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    I teach in a tiny town in a rural area. We are PreK to 5th and have around 425 kids. Our parish (county to you yankees! :D) graduates about 170 kids a year. We are one of 2 major elementary schools. The other two are very small community schools. One averages about 20 kids per grade and the other about 8. We are title 1, about 70% free and reduced. Our populations is mostly white. Our major industry is logging and oil field work. High school sports are HUGE here. We have a great girls' basket ball team and softball team. Our boys sports...well they are fun to watch anyway! :) We also have a really good high school rodeo team. We are a parish without a high school, though. The school on our side of the parish was destroyed by a tornado 2 1/2 years ago. They are still rebuilding. Our kids have been attending school in an old, empty factory which was dontated to the town. On the other side of the parish the high school (the school I graduated from) was burned by a small group of students. The main building was destroyed. They are using the outer buildings for classes and will be bringing in temporary buildings this fall. Even though I will be the first to say that we are dead set in the middle of redneck country, after Katrina, I was amazed at how many homes and churches around here opened their doors to survivors. Many had just recovered from tornado damage, some were still rebuilding, but they opened their homes and hearts.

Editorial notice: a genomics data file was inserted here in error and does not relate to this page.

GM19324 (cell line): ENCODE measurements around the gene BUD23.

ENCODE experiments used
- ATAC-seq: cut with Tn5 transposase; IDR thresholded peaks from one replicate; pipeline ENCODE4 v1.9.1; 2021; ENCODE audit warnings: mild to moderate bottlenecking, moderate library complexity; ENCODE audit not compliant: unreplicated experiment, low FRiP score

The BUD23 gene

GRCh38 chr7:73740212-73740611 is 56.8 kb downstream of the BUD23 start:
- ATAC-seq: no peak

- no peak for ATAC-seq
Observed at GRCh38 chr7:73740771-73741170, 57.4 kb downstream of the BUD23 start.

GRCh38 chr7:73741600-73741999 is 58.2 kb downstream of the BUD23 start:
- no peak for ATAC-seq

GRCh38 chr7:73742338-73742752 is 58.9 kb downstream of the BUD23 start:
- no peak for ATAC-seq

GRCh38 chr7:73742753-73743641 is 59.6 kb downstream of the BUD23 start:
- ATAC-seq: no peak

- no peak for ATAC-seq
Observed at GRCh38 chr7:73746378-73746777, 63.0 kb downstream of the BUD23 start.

Oh, and we lost our one and only redlight. They replaced it with a caution light.:rolleyes: :D
     
  17. Irishdave

    Irishdave Enthusiast

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    Be nice :D , since Louisiana is the only state that uses parish and not county it is not just us Yankees who might not know
    (or YankRebs since AZ was not a state then and had both northern and southern sympathizers, and we had the most western Civil War battle)
    It is funny how I have seen post on other boards talking about the separation of church and state when the word parish is used in a news article. :D
     
  18. Upsadaisy

    Upsadaisy Moderator

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    I work in a West Palm Beach private school. It is not one of the 'ritzy' schools with snobby families (they look down on us!).

    We have 90 students in grades K through 8. Every teacher knows just about every student's name. We would like to expand. The kids are predominantly caucasian, though my class this coming year is predominantly African American. Class sizes are small, individual needs receive much attention.

    We have a mix of kids. The principal won't admit to it, but I'd say about 30 - 40% of the kids have diagnosed or undiagnosed disabilities. Parents are usually supportive, just a few are demanding.

    We have no cafeteria, no stage, no gym. We have a fabulous art curriculum. Kids have many specials per week. (Too many.) We have clubs after school, including sports. Food is brought in daily for 'hot' lunch (pizza, salads, burgers, ziti) for those who order. Tuition is about $8,500 per year.